Ed Joyce has announced his retirement from all forms of professional cricket less than a fortnight after taking part in Ireland's inaugural Test.
At 39, he will draw pride from the fact that he hung on just long enough to relish his part in history, but now it is contributing to Ireland's future that is at the forefront of his mind.
Joyce will assume a new role overseeing leadership development and acting as a batting coach in the Ireland performance system. Now that Ireland have achieved a long-held objective of Test status there are no illusions about the challenge they face to justify it: Joyce will be at the heart of their strategy
"I feel now is the right time to stop playing and get started on a new chapter. The recent Test match against Pakistan was such an incredible few days and was the perfect game for me to say was my last in professional cricket," said Joyce.
"I am very grateful to Cricket Ireland for giving me the opportunity to get involved in the coaching set up. I know I have a huge amount to learn about the art of coaching, but I know I also have a huge amount of knowledge that I'm determined to pass on to the next generation of Irish talent."
Joyce's career involved two spells with Ireland, bridging a five-year spell with England between 2006-11 when he tried, and failed, to fulfil his ambition to play Test cricket.
Instead, when England did turn to him it was, a little strangely, as a limited-overs cricketer, his 17 ODIs (at a modest average of 27.70) and two T20Is including a matchwinning century against Australia in 2007. But he did not quite achieve the career he had envisaged and switched back to Ireland.
That led to his Quiz Question achievement of becoming the Ireland batsman who played for two different countries in successive World Cups. Joyce had switched to England when the 2007 World Cup took place, having helped Ireland through the qualifying tournament, and became the first Irishman in the modern game to play for England. He reverted to Ireland, with ICC dispensation, just in time for the next tournament in 2011 and became part of Irish folklore as a member of the team that beat England in Bangalore.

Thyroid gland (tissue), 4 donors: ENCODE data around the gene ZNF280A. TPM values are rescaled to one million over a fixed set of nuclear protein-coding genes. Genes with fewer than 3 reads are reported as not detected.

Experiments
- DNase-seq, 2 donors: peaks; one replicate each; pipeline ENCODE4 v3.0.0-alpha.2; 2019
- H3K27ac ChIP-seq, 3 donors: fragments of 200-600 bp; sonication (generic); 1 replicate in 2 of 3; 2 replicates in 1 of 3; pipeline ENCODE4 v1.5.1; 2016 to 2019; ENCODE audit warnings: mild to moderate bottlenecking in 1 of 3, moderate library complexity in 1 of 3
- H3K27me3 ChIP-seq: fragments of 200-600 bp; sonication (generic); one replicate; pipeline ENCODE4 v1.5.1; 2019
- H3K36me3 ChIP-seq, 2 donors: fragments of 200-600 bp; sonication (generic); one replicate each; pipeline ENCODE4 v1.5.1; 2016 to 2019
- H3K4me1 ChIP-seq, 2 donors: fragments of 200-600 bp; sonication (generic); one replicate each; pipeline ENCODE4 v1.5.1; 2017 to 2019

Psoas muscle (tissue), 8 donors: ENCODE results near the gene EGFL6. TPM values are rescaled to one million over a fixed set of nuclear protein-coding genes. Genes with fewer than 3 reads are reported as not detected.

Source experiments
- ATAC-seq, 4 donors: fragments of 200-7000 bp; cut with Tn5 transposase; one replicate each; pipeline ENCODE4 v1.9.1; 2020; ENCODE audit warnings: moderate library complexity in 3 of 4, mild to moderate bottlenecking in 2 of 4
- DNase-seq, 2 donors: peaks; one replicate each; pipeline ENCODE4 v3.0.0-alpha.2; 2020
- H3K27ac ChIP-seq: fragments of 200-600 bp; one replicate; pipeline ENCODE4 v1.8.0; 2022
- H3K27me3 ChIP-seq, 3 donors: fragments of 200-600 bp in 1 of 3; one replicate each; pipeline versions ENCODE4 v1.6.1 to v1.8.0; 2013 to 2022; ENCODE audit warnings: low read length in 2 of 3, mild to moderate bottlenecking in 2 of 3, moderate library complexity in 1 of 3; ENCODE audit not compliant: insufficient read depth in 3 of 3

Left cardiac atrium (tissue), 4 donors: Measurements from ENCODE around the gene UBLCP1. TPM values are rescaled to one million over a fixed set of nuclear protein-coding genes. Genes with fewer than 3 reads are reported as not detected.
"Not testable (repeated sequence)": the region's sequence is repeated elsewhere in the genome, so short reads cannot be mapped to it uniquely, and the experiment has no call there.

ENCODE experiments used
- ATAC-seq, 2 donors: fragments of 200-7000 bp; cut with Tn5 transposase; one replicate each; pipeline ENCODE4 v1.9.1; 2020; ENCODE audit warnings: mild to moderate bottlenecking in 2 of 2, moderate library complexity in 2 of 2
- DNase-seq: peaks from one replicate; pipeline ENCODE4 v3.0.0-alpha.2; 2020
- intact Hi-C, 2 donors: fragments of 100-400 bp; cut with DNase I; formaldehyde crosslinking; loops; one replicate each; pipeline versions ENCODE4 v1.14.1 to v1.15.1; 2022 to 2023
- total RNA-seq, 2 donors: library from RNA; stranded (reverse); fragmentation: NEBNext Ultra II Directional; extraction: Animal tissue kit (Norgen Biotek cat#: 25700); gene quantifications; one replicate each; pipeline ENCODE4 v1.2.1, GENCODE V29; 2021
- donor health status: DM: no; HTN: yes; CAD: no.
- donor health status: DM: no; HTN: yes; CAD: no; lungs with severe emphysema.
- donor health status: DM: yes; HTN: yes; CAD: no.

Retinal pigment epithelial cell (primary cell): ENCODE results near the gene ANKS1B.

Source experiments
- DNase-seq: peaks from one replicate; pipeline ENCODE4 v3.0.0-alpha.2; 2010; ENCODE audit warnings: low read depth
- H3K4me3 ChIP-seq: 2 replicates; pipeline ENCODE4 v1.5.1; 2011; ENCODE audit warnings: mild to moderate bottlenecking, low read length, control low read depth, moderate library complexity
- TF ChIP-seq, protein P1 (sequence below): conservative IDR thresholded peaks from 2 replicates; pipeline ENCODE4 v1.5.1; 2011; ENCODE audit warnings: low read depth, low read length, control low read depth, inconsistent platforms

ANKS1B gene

In all, he went on to play over 100 more matches for Ireland, and in 2015 he hit the first double-century by an Irishman on home soil when he registered 231 against the UAE at Malahide.
There was also great respect for his talents as a batsman and captain in county cricket, where over 16 years he played for Middlesex and Sussex, leading both sides to honours and making 18,645 first-class runs at 47.95.
He left with warm words for a professional circuit now seemingly under constant scrutiny. "County cricket has been such a huge part of my life for the last 16 years and I firmly believe there was no better place for me to learn about the game," he said. "I was lucky to have played for two of the best in Middlesex and Sussex and I cherish the friendships I made and trophies I won over this period," he said.
Ireland now needs to produce cricketers in its own system, not in county cricket, and Joyce recognises that a considerable challenge presents itself in achieving the necessary standards.
"One of the challenges Irish cricket faces now is that we can no longer use county cricket as a finishing school for our youngsters," he said. "We need to produce our own cricketers through our domestic structure and I'm excited to be a part of that journey.
"We have always had cricketing talent in this country. Our job now is to develop that talent so that it is ready for the highest stage. The continued development of our club game, inter-provincial competitions, and Wolves programme are critical to this as is the development of world-class training facilities."
Graham Ford, Ireland's head coach, reacted: "It's always a sad occasion when a top-quality cricketer calls time on his career. Ed's brilliant performance statistics show clearly what an outstanding player he has been."
"Sadly his batting qualities will no longer be available to our national team. As the national team coach it is however very comforting to know that Ed's vast cricketing knowledge and experience will still be a part of our system and will play a vital role in developing future Irish cricketing stars."
Joyce's Test debut in Ireland's inaugural match against Pakistan earlier this month added that prized Test cap to a career in which he amassed 78 ODIs and 18 T20Is.
He is one of ten cricketers who have represented two countries in ODIs and was also the first player to play T20Is for two nations.
William Porterfield, Ireland's captain, praised Joyce's impact on Irish cricket. "He is the person, from my era, that showed that being a professional cricketer was a tangible dream across the water," he said. "He inspired a whole generation to show that it is possible."